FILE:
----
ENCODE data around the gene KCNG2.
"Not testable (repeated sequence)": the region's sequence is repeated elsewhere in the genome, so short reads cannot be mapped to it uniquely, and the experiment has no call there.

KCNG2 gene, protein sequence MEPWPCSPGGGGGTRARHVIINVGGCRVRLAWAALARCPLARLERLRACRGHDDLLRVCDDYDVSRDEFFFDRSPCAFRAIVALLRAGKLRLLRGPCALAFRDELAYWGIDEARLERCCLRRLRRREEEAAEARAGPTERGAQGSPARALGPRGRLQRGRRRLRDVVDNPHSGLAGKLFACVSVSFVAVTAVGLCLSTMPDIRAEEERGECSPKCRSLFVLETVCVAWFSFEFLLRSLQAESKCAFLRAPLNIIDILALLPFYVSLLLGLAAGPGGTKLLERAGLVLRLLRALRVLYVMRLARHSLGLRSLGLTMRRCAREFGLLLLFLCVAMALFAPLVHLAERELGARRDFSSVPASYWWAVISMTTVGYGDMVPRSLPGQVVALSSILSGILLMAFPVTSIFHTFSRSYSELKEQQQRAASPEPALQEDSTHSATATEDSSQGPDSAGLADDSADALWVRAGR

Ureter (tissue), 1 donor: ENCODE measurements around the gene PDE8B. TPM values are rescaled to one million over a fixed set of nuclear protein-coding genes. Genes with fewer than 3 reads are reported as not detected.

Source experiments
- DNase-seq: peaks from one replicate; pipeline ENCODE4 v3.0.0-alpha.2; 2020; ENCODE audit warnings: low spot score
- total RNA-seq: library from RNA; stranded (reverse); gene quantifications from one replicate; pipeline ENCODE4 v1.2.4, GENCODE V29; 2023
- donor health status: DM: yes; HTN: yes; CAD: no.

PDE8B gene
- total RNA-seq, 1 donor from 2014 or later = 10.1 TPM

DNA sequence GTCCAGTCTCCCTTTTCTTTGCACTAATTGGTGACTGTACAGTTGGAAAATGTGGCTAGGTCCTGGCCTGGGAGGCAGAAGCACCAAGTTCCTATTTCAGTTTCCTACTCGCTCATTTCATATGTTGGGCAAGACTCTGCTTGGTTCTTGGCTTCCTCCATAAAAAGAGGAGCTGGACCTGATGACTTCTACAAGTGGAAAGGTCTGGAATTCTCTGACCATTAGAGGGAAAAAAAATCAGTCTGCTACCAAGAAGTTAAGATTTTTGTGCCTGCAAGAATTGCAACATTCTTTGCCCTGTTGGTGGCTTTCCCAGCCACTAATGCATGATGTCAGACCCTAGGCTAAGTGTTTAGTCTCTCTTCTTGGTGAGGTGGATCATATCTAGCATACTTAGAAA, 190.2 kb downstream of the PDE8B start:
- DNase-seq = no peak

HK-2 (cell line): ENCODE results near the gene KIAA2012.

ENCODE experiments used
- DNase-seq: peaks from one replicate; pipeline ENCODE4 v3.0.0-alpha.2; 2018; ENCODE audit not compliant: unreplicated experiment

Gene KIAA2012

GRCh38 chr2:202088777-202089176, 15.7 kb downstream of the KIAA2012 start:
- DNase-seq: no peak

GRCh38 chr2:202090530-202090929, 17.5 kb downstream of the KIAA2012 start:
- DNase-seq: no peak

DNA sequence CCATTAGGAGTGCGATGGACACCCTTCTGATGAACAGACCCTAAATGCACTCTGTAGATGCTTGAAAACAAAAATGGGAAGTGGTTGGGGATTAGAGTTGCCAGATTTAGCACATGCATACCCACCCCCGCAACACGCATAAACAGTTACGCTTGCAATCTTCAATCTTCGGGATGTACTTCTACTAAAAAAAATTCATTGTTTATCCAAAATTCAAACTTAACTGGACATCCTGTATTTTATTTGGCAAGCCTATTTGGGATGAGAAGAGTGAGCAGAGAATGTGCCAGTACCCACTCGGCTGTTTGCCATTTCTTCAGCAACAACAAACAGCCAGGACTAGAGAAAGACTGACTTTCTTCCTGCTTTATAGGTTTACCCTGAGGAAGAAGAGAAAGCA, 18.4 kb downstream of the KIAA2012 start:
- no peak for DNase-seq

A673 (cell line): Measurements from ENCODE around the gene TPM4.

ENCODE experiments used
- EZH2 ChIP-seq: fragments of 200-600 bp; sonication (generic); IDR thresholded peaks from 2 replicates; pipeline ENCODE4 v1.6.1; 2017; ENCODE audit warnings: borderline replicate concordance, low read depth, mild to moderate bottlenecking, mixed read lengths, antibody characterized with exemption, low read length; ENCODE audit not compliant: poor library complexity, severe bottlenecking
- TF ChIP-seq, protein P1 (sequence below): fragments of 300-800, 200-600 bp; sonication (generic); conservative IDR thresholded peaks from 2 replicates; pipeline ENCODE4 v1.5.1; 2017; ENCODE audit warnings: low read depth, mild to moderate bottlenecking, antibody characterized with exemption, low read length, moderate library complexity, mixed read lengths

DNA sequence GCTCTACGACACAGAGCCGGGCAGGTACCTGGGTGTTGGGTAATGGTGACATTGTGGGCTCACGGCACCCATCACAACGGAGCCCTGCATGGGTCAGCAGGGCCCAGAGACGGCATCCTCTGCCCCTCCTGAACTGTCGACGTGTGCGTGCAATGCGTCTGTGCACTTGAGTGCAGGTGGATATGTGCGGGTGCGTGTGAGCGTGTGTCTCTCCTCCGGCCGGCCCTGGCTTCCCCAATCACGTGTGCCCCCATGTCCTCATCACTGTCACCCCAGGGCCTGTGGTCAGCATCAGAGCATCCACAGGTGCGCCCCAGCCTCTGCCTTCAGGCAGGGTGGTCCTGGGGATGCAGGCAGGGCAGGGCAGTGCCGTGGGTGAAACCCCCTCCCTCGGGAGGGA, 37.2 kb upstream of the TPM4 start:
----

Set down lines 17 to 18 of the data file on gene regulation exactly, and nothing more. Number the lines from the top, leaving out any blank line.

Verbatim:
GRCh38 chr2:202088777-202089176, 15.7 kb downstream of the KIAA2012 start:
- DNase-seq: no peak